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In this course, author and business coach Dave Crenshaw teaches you to get the most from your meetings—turning them into productive avenues for communicating, connecting, and accomplishing real work. The course demonstrates a simple, usable framework that will help you lead and participate in meetings large and small and provides insight into how to schedule, conduct, and follow up on meetings with minimum time and maximum results.
The final step in the agenda is to review everyone's action items. Throughout the meeting, different people may have committed to accomplish certain things by a certain time. Usually at this point the leader will turn the time over to the note taker and ask them for a summary of the commitments. The note taker then summarizes each person's commitments using who, what, and when. In other words, who made the commitment, what they committed to do, and when they committed to accomplish it. It's that simple.
Go through each person on the agenda, look for the commitments they made, and say "Alex committed to deliver the files to Lisa by Tuesday afternoon." Who, what, when. As the note taker reads through the list, each attendee should pay close attention and make sure that they agreed to the commitments that are being reviewed. They also need to make sure that they've put those commitments they've made into one of their gathering points. A gathering point is a designated place where you write the action items down and then look at them later to decide when to follow through on them.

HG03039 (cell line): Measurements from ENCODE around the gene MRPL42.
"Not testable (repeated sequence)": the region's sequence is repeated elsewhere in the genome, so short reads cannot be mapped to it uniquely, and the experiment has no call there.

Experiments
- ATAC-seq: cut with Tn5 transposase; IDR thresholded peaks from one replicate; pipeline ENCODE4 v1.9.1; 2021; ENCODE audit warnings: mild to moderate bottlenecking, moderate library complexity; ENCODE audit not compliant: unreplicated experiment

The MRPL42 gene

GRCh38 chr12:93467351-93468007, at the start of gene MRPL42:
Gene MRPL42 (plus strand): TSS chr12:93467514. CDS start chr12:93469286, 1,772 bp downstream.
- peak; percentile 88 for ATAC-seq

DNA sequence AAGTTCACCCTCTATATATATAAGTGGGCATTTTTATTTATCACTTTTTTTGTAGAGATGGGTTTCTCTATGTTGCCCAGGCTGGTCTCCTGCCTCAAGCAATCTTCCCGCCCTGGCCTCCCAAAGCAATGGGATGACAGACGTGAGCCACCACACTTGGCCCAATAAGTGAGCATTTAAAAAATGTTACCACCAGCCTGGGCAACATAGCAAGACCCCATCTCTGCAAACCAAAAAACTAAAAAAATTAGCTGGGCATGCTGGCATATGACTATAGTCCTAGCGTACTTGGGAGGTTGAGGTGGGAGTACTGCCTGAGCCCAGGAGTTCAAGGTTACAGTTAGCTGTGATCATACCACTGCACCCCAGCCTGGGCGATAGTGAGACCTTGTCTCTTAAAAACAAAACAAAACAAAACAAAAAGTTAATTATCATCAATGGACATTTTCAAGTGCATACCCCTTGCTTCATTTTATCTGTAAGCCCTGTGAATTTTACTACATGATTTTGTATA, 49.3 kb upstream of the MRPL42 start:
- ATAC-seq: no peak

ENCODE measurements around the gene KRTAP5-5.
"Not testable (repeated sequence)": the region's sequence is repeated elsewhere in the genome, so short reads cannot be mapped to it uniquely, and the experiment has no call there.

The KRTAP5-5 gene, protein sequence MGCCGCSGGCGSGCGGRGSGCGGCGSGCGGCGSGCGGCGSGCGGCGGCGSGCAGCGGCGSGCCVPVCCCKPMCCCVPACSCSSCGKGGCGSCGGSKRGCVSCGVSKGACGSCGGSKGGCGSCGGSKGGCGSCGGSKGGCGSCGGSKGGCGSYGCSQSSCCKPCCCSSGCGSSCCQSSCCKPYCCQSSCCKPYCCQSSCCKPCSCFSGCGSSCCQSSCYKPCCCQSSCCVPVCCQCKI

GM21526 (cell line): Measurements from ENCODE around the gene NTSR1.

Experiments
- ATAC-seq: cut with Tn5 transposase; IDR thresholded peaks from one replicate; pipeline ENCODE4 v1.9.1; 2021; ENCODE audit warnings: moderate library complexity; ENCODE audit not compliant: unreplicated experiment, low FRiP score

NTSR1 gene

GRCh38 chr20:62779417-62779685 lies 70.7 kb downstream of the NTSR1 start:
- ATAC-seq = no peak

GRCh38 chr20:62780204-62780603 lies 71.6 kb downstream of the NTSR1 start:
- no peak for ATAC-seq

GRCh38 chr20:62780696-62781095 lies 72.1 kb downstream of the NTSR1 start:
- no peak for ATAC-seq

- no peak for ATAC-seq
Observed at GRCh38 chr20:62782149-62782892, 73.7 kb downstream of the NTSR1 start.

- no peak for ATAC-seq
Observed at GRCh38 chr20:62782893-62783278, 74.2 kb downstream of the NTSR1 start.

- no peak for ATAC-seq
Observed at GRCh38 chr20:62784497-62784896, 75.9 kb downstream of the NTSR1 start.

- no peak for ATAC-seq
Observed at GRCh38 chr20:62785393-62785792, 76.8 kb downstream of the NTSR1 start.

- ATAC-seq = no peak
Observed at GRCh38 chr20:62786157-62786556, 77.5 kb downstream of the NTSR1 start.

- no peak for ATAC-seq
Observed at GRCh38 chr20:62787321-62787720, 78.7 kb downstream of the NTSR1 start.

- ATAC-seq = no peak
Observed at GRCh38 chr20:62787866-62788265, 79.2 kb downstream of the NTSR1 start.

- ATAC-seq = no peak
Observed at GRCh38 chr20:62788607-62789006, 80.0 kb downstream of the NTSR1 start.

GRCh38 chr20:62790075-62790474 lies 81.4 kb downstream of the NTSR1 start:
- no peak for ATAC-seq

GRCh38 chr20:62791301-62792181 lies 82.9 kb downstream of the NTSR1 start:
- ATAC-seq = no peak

After reviewing everyone's action items, it's time for the leader to close the meeting. The leader does this by simply confirming the next time that the meeting is scheduled, the place where the meeting will be held, and also confirming any other additional meetings. For instance, if something needed to be discussed in greater depth outside of the regular meeting schedule, the leader will remind everyone of that special meeting and make sure they have it on the calendar. Just to emphasize, end on time, or even better, end early.
When you consistently end meetings at the scheduled time, people will become used to the idea that time matters and that how they use their time during the meeting is important. They'll be more respectful of the meeting because they know that their time is valued. In short, respect everyone else's time and they'll respect your time.
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